Sunday, September 9, 2007

Trip to Song Jeong Beach in Busan, Korea

I live in Daegu, which is the third largest city in Korea (depending how you count); Busan is the second largest city in Korea on the south-westernmost tip of the country with several beaches along the coast of the East Sea (known outside of Korea as the Sea of Japan). A teacher in Jeonju whose online handle is Alyallen on Dave's ESL Cafe posted information about an International Surfing Festival in Busan this weekend, so I had decided to go, pending the weather. Well, the weather turned out fantastically awesome (though it was overcast so my pictures aren't as beautiful as the day was wonderful, but they're alright)--so I will recount the tale of our delightful voyage to the south.

Though Gwen was unable to go because of her family's preparations for Chuseok (a Korean harvest festival coming up in a couple weeks), a Korean English teacher from Oedae, Se Jin (her English teacher name is Jiny), accepted my invitation to join Shelly (an English teacher in Daegu originally from New York, who I met at Thunderbird) and I for the day. So the three of us meandered over to the express bus terminal next to the Dongdaegu subway stop at around 10:30 a.m. to hop on the bus to Busan at 11. I love that the bus ride, which was just a little over an hour drive through the countryside, cost about $6.

We arrived at the very end of Busan's subway, so had to transfer all the way down to the last stop on line 2, past the very popular Haeundae Beach. Korean subways are very clean and weird. Like the stop for Haeundae Beach plays a noise like seagulls, to indicate the beach, which confused Shelly and I immensely when it happened the first time.

Song Jeong beach is a bit far to walk from the last subway stop out, so we caught a cab down to the beach. Many people had been skeptical about the surf-ability of Korean beaches, but there were people surfing at the festival (mind you the waves were nothing like the ones at South Beach on MV that gave me the banner photo for the blog, but they were respectable):

I met Alyson briefly, but it seemed like the surfing competition was over and people were just sort of hanging out and doing their own thing. There were a whole lot of foreigners at the festival--there seemed to be more of them in Busan in general than in Daegu. Or maybe they were just more visible there. A Korean guy was flying the coolest kite ever made:

The water was nice, so Shelly and I changed into swimsuits and sallied forth into the very salty water. Se Jin hung out on the beach and watched our stuff and took photos of us frolicking in the waves. It was a nice little swim and the area was very scenic, so when we got out, I suggested that we hike up to the little pavilion and tuft of forest you see behind me posing like a dork in this picture:

I'm glad we did, because the scenery was lovely out near the pagoda thing. Here you can see all three of us lovely ladies with the gazebo a little closer in the background:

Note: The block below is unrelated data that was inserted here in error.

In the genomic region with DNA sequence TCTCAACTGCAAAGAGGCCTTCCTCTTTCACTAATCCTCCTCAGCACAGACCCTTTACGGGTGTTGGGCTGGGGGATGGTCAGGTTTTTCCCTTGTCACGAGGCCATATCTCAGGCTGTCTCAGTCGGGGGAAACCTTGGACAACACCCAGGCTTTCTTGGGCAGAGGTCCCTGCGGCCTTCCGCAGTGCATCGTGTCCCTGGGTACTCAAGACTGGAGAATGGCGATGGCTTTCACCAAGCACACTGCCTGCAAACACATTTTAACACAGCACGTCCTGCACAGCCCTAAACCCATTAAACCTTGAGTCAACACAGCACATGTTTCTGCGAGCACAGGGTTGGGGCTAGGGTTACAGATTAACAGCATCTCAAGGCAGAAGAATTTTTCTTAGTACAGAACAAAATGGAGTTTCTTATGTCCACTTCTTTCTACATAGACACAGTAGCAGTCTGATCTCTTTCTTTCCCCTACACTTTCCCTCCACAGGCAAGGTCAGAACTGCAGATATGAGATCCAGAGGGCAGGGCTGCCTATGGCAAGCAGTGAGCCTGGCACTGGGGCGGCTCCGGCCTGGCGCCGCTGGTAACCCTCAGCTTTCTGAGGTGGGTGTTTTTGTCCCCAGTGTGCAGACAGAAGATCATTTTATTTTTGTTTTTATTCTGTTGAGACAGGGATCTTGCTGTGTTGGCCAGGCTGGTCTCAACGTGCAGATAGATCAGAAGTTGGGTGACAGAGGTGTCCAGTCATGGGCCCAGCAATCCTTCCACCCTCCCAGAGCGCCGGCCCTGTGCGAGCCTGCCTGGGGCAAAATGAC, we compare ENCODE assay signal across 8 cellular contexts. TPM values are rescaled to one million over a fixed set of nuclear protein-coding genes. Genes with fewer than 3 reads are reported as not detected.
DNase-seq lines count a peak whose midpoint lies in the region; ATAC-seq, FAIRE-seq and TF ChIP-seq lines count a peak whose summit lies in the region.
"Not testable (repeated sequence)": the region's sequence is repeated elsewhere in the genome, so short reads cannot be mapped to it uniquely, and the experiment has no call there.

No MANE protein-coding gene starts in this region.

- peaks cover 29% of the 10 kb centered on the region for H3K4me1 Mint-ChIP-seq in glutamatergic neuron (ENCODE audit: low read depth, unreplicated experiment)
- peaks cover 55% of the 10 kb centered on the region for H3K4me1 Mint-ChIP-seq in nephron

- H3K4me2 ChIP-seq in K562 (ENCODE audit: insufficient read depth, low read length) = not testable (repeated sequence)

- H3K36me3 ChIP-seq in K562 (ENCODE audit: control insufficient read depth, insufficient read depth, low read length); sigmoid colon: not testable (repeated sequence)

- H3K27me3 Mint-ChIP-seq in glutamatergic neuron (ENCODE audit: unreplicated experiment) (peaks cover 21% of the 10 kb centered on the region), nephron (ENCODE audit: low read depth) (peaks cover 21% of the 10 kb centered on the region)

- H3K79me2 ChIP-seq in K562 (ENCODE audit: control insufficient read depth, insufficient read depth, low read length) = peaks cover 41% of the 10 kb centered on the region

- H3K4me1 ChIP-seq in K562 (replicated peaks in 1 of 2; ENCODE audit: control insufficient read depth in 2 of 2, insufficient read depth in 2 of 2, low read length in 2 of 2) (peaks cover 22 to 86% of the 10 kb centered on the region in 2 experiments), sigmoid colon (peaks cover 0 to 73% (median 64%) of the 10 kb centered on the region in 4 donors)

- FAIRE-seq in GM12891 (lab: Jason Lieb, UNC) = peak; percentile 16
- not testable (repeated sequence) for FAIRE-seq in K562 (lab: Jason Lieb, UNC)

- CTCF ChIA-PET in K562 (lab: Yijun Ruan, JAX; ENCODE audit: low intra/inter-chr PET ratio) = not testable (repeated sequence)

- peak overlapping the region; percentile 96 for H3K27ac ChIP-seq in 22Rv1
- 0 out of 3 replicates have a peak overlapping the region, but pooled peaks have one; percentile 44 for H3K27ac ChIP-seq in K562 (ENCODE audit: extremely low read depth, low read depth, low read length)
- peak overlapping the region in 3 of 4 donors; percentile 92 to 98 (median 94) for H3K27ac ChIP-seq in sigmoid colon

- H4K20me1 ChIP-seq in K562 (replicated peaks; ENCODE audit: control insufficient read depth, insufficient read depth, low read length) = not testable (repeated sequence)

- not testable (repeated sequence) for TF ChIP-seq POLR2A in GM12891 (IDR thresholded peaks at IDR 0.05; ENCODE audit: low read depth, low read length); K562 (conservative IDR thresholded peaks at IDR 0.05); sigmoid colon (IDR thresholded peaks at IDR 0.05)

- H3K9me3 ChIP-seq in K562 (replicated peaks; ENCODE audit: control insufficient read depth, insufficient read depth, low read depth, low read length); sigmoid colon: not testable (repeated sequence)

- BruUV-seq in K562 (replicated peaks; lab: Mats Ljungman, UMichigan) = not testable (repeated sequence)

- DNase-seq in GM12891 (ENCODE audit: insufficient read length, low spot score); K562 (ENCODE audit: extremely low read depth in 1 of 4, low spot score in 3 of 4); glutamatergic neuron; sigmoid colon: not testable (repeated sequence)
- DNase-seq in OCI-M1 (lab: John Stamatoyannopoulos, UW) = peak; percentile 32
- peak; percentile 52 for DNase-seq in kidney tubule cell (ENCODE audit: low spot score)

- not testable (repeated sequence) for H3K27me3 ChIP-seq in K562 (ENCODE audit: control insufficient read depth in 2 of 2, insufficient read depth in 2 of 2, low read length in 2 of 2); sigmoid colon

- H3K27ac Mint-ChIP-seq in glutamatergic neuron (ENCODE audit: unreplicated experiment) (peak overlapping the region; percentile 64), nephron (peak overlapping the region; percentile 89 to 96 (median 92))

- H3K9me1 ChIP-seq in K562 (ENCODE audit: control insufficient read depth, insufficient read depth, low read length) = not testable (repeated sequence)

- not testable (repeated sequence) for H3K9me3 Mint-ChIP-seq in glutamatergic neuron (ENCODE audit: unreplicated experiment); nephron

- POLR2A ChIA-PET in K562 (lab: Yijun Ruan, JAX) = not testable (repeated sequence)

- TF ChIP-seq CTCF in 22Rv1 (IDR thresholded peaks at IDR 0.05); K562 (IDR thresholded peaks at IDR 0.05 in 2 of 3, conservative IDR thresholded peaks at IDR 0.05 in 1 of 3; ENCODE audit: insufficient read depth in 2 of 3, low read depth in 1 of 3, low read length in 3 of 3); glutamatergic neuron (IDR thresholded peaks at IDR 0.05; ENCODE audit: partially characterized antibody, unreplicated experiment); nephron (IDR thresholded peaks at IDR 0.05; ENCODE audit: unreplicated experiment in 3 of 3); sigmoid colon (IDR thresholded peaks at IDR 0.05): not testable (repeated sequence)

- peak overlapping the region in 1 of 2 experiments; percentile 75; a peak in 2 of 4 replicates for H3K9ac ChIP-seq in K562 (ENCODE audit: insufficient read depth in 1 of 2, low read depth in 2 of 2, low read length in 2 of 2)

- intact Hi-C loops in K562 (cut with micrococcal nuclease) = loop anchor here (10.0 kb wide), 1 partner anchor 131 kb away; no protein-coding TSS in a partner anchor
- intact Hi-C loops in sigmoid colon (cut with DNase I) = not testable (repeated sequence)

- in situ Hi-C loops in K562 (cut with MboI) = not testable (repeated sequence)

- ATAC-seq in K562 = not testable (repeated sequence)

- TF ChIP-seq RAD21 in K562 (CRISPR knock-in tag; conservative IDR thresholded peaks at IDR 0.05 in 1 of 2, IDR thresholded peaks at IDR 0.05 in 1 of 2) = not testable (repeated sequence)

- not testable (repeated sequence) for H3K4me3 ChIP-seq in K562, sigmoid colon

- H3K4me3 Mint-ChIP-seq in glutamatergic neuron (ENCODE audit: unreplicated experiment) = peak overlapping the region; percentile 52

And another of me looking all profound with an awesome rock formation in the background:

Apparently Koreans can't be more than a few yards from workout equipment in public parks; although this particular piece of equipment looks more like a medieval torture device to me:

We got hungry and Busan is known for their seafood, so we hopped back on the subway and headed for downtown to look for a good place to get some tasty food. Downtown Busan reminded me of Asian San Francisco for some reason (though I do credit Shelly for suggesting this photo first):

It was cool that Se Jin is Korean and can speak the language because she got an awesome recommendation from a nice young man on the street for a place called The Steampot. The restaurant derives its title from the fact that besides the sizable buffet of sushi and prepared seafood, they have a pot of boiling water/fish stock at each table where you put whatever raw seafood in that you want to cook for your dinner. The restaurant was on the 14th floor, which was a little dizzying from below:

The view from the top was cool, but the restaurant itself was much cooler:

The food was amazing and they gave us coupons for a return visit. For Korea, it was on the pricey end of things (weekend dinner was ~$25/person), but this place was totally worth it. With the coupon, and on a weekday, it would be the best deal ever.

We made it back to the bus terminal in time to catch the 7 p.m. ride home to Daegu, but almost missed it by stupidly getting on the wrong bus that had the same departure time. We ran through the terminal as the Korean workers shouted at us to stop running, but found out our bus had been delayed about 5 minutes, so we were perfectly fine getting home. We were tired at that point and thought the whole situation was very silly.

Shelly and Se Jin are really awesome people and the day was memorable and fun. I took a lot more pictures and you can look at them on my Picasa album:

Song Jeong Beach (Busan, Korea)

For now I must crash because I have my first TKD lesson in the morning. Good night to all!


  1. Hey cool! That looks like a fun day. I've been to the same restaurant in my city -- it's a shabu-shabu restaurant, right? They're fun!
    Good luck with your Taekwondo lesson tomorrow!

  2. Wow. You look so thin.

    Good luck with the taekwondo. I took classes in middle school at Kim's Karate, but I suspect your lessons will be far superior. You'll hurt though. I remember hurting.


  3. Jelly,

    Yeah, they are a chain, but darn if it wasn't awesome anyhow! I think there is one in Daegu--that's probably where I will be using that coupon!


    I fully expect to hurt badly for the next week or so... And you are far too kind. Miss you tons!



Related Posts with Thumbnails